When you think of National Collegiate Athletic Association (NCAA) coaches who have the highest performing teams, what names come to mind? Maybe Mike Krzyzewski at Duke, who has the most wins of any coach in college basketball history. Perhaps it’s Nick Saban or Bear Bryant, who are tied for the most major college football national championships. Then there’s Pat Summitt who led her University of Tennesee Lady Vols basketball team to an unprecedented 1,098 career wins.
All good choices. But the coach widely considered to have one of the most successful coaching records in the history of the NCAA is Anson Dorrance.
How do team sports correlate to achieving business goals?
As the head coach of the women’s soccer program at the University of North Carolina, Dorrance has led the Tar Heels to 21 of the 31 NCAA Women’s Soccer Championships. He has a 90% winning record, led the team to a 101-game unbeaten streak, and coached 13 different women to 20 National Player of the Year awards. And, some of his proteges were on the podium when the U.S. Women’s National Team claimed its fourth World Cup title. Five members of that team played under Dorrance at UNC.
I spoke with Coach Dorrance for Episode 2 of Eagle Hill’s new podcast, cultured(ED). I wanted to understand at a deep level how he consistently drives such high performing teams and how business leaders can tap into his process and methods.
What I learned is that for Coach Dorrance it boils down to two key elements: Metrics and Core Values.
Metrics Make Mindset
As business leaders, we know all too well about metrics. In fact, many business executives and managers are swimming in metrics and are struggling to capture those that are most meaningful. We also wrestle with the best ways to communicate performance metrics to employees in a way that drives positive results.
Let me tell you, Coach Dorrance has figured out metrics. In his early days coaching at UNC, he was invited by legendary Coach Dean Smith to observe the men’s basketball team. There, an overwhelming amount of data was collected not just on game day, but also at each practice. Then, the data was communicated real-time to players so they could understand their strengths and weaknesses and work to improve.
Dorrance “soccerized” this approach for his team and delivers 28 rankings each day to the team so that each athlete has clear insight on all key elements of their individual performance and how they compare to their teammates.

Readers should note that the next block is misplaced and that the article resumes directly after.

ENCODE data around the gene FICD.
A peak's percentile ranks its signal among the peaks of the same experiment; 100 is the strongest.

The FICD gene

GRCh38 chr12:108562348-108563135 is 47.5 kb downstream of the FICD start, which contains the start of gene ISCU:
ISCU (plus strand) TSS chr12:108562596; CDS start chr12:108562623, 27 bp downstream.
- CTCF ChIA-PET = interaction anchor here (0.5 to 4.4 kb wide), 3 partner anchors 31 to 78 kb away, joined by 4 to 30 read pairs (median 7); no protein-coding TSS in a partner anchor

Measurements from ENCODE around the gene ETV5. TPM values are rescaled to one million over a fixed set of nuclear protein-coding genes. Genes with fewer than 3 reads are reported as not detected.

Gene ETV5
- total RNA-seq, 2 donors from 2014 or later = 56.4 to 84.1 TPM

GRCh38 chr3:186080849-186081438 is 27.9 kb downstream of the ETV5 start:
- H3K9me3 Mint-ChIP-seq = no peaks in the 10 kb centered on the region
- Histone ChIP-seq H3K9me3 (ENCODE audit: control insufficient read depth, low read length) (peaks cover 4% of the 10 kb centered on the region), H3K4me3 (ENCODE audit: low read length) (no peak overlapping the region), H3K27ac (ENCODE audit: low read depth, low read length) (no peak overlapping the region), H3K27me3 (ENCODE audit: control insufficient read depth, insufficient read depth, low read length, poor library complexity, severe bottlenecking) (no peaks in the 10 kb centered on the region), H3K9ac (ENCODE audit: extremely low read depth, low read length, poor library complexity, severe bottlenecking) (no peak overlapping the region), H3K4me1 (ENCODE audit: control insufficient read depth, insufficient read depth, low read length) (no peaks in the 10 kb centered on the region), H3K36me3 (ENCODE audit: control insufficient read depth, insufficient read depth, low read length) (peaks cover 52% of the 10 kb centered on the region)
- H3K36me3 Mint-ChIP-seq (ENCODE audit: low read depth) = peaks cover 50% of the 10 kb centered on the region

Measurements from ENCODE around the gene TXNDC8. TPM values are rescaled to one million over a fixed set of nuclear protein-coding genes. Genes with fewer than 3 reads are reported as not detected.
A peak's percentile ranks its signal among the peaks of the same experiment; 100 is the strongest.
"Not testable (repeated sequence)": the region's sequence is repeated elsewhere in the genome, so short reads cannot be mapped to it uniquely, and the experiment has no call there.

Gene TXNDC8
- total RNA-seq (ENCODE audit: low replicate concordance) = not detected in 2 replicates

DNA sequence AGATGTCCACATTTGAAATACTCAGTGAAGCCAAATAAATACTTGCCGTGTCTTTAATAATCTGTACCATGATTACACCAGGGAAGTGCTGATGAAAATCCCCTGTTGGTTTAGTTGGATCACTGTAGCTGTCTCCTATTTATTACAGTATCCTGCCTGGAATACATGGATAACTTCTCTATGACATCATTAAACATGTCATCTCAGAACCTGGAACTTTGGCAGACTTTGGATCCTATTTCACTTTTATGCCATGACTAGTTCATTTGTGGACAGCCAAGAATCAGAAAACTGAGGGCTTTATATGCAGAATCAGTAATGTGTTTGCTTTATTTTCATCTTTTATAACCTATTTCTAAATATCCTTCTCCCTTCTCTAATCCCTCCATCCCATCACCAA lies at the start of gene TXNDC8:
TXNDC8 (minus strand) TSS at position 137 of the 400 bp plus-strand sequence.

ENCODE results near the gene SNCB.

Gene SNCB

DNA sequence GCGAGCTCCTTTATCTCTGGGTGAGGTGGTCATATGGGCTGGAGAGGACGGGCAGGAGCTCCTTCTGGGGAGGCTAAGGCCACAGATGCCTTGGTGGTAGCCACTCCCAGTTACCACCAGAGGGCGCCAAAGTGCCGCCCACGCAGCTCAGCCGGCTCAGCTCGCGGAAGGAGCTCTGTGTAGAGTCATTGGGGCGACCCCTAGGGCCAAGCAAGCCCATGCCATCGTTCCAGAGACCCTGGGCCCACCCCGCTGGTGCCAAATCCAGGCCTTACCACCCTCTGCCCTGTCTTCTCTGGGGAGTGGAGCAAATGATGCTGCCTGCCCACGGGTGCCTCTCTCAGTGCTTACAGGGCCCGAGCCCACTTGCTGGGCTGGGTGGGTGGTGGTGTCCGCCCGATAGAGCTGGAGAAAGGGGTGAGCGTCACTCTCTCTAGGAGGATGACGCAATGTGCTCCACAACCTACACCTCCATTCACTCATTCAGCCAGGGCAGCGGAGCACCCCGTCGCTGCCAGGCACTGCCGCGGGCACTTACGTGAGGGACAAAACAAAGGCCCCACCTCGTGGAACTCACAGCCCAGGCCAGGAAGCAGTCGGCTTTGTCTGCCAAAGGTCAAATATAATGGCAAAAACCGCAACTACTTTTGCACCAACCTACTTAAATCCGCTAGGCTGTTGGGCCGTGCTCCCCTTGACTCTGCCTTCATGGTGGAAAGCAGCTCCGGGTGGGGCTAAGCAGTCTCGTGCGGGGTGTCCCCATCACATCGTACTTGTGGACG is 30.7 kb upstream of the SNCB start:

This approach is important for several reasons that are transferrable to business. First, team members know every single day how they are doing, where they are strongest, and areas to focus on for improvement. There’s no waiting around until game time or for annual performance reviews to start making adjustments.
Second, the data is objective and does the job of providing feedback. This way, the coach or the boss isn’t the “bad guy or gal” delivering the feedback–the data tells the story. Now, a coach or boss can serve as a partner in working with a team member to improve their performance. Essentially, the data can help strengthen relationships and foster collaboration.
Also, the data helps create mindset. Armed with objective facts, a team member has a realistic view of who they are and how they stack up in the organization. During the podcast, Coach Dorrance discusses how team members can create a false narrative about their abilities that aren’t rooted in facts and can get in the way of their success. Data, he says, is one of the most powerful ways to create a fact-based mindset that drives performance and holds individuals accountable.
Live the Core Values
You may have seen recent research from Eagle Hill that found nearly half of the U.S. workforce is unclear about their employer’s core values. These findings are troubling because organizational values should be the driving force motivating employees’ day-to-day behavior and their relationships with customers, partners and other stakeholders.
As you might guess, the exact opposite is the case for teams led by Coach Dorrance. Every single team member knows the team’s core values, can recite them, and is held accountable for living the core values.
What I found most interesting about his take on core values is how he holds team members accountable for living the values. It’s not just the boss holding the team accountable. Teammates rate one another on how well they live up to the team’s core values. Those who aren’t living the values as measured by their peers don’t stay on the team. Again, Dorrance has structured a unique accountability structure that drives performance.
Take a few minutes to listen to the podcast interview with Coach Dorrance. In addition to critical insights on metrics and core values, he offers wisdom in many other areas that can help business leaders – from developing women as leaders to identifying talent.